As part of a class action settlement, Epic announced on Monday that all Fortnite and Rocket League players who purchased blind item loot boxes would be refunded with in-game currency. The games, which allowed players to buy random loot boxes, were updated in 2019 to remove this option.
The class action lawsuit alleged that Epic had “violated state consumer protection laws, prevented minors from exercising their contractual disaffirmation rights, and negligently misrepresented the value of its in-game items in connection with its Fortnite and Rocket League video games.”
Players who purchased a random item loot llama in Fortnite Save The World will receive 1,000 V-Bucks, worth $7.99, in their accounts “over the next few days.” In addition, players who have bought an event crate or key used to open a crate in Rocket League will receive 1,000 Credits, worth $9.
In a statement to The Verge, Epic CEO Tim Sweeney said, “We stopped offering random item loot boxes like Fortnite Loot Llamas and Rocket League Crates because we realized that some players were repeatedly disappointed by not receiving the random items they hoped for. Players should know upfront what they are paying for when they make in-game purchases.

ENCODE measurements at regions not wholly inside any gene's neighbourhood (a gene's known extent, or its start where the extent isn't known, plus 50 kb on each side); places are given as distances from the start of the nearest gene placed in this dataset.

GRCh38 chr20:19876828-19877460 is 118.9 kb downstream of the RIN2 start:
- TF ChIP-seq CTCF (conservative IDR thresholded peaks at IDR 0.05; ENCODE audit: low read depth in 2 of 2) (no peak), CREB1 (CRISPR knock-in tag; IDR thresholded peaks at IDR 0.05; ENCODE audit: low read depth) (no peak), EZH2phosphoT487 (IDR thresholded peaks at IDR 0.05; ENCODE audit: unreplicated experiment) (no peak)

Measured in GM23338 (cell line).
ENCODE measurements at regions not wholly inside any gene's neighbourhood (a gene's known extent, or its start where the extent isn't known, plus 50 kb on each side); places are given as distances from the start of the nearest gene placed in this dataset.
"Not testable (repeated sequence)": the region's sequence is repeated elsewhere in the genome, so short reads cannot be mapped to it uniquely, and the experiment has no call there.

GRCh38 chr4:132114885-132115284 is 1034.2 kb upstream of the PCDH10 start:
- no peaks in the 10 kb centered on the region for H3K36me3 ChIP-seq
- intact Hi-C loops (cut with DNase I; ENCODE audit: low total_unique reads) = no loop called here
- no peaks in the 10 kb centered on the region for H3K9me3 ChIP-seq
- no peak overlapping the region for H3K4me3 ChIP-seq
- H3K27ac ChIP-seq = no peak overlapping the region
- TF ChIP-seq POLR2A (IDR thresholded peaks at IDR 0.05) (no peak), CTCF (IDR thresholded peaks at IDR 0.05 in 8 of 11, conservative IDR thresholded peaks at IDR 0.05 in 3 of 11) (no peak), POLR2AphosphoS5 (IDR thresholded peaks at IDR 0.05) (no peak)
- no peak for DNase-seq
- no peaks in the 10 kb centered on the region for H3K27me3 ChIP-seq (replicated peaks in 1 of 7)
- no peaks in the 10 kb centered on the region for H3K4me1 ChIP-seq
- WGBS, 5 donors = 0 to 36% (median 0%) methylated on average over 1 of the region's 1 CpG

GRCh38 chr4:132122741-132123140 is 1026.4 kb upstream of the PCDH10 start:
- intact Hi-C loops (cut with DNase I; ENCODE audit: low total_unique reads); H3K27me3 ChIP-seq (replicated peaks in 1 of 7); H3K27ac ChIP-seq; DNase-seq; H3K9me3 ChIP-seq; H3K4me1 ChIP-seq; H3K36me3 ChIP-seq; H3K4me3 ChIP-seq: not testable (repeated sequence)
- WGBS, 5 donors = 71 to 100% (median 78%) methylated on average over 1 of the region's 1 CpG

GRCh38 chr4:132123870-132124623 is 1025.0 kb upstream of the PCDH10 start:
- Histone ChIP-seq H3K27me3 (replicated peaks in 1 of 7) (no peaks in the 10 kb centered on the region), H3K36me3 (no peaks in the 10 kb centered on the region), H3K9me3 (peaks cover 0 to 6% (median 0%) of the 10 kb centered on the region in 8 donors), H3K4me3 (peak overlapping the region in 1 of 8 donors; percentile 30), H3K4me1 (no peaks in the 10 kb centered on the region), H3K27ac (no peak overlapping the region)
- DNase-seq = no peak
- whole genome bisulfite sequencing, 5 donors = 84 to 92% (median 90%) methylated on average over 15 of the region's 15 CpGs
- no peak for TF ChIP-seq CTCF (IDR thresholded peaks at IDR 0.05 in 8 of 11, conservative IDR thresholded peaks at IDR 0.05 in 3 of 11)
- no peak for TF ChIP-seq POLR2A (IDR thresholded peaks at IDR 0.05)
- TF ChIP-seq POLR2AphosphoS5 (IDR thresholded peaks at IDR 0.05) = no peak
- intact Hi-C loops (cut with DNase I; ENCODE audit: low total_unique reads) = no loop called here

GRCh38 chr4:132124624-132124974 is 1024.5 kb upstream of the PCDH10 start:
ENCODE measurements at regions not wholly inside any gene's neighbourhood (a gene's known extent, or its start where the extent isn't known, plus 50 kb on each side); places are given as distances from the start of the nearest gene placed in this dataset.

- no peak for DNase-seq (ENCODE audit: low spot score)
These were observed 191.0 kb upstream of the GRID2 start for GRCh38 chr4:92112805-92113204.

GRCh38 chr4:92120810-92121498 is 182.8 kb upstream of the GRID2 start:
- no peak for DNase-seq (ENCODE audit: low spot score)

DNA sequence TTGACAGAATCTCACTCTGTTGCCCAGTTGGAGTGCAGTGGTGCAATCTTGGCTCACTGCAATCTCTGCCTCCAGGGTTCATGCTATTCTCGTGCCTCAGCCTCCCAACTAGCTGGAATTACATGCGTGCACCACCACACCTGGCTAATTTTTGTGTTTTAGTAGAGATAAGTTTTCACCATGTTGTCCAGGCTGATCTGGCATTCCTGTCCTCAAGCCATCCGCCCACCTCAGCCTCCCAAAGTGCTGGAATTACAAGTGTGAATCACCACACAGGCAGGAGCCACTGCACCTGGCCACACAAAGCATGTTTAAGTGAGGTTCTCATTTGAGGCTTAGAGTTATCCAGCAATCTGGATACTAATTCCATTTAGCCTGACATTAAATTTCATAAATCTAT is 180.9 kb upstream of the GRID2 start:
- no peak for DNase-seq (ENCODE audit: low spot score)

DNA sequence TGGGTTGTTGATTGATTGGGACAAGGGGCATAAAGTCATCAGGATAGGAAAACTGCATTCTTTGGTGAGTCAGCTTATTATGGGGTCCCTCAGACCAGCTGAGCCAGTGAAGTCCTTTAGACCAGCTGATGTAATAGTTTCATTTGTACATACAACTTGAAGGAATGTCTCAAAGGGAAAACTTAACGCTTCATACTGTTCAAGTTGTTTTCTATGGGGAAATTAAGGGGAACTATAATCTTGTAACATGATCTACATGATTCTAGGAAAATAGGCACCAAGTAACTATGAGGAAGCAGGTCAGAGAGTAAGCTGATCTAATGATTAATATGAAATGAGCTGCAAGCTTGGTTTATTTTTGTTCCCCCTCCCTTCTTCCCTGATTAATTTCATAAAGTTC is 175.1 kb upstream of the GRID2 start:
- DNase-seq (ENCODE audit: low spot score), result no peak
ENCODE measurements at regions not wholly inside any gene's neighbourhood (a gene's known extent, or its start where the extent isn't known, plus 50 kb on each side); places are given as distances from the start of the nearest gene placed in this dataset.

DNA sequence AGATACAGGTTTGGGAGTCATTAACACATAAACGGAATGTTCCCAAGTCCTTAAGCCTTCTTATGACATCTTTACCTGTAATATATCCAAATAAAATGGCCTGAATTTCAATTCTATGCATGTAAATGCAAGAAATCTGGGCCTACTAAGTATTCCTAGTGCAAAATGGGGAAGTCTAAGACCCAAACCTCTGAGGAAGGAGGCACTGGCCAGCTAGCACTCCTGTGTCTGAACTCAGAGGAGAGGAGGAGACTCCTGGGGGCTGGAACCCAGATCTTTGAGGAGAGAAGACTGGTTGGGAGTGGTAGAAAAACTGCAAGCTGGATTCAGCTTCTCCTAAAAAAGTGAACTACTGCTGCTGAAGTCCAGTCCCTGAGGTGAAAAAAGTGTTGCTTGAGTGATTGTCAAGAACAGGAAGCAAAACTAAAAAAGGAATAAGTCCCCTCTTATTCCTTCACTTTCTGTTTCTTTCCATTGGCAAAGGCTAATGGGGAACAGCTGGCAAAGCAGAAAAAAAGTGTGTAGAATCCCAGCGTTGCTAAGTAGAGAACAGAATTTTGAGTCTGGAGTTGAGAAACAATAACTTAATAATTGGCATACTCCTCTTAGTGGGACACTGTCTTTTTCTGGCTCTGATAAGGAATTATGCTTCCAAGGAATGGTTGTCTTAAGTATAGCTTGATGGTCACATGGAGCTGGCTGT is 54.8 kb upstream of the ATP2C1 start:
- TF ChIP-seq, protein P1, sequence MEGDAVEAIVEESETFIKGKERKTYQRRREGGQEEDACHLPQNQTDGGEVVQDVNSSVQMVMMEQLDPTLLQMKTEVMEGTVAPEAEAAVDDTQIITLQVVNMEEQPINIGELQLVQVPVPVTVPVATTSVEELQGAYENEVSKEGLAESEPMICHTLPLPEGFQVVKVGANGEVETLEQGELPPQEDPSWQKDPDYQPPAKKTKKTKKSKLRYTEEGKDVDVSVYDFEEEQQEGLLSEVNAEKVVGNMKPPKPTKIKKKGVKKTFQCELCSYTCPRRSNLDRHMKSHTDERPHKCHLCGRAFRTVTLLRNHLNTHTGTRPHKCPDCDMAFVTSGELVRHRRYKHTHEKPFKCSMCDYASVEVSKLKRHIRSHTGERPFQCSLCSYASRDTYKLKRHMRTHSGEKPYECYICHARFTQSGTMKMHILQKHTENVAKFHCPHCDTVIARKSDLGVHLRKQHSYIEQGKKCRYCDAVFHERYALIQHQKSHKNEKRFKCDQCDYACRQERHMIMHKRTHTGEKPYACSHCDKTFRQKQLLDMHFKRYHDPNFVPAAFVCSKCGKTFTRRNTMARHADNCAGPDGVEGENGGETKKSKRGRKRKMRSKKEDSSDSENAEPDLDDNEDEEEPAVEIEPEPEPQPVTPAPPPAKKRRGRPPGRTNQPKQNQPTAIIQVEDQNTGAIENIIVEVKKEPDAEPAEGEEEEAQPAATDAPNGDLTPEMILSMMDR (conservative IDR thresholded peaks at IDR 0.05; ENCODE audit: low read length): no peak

“While this settlement was for US players only, we have decided to make this benefit available to players globally,” Epic, which is expected to begin issuing refunds today, said in a statement. The class action settlement received preliminary approval for its class action settlement in the Superior Court of North Carolina. A final approval hearing will be held in May.”
US Fortnite and Rocket League players will also receive up to $26.5 million in cash and other benefits “to resolve claims arising from players’ purchases of Fortnite and Rocket League in-game items”.
Loot boxes, which have received criticism for their lack of transparency, are still legal in the US. In April 2018, the Netherlands Gaming Authority and the Belgian Gaming Commission declared that certain types of loot boxes violated gambling laws. In 2020, a proposal was submitted the UK government to reclassify loot boxes as gambling.
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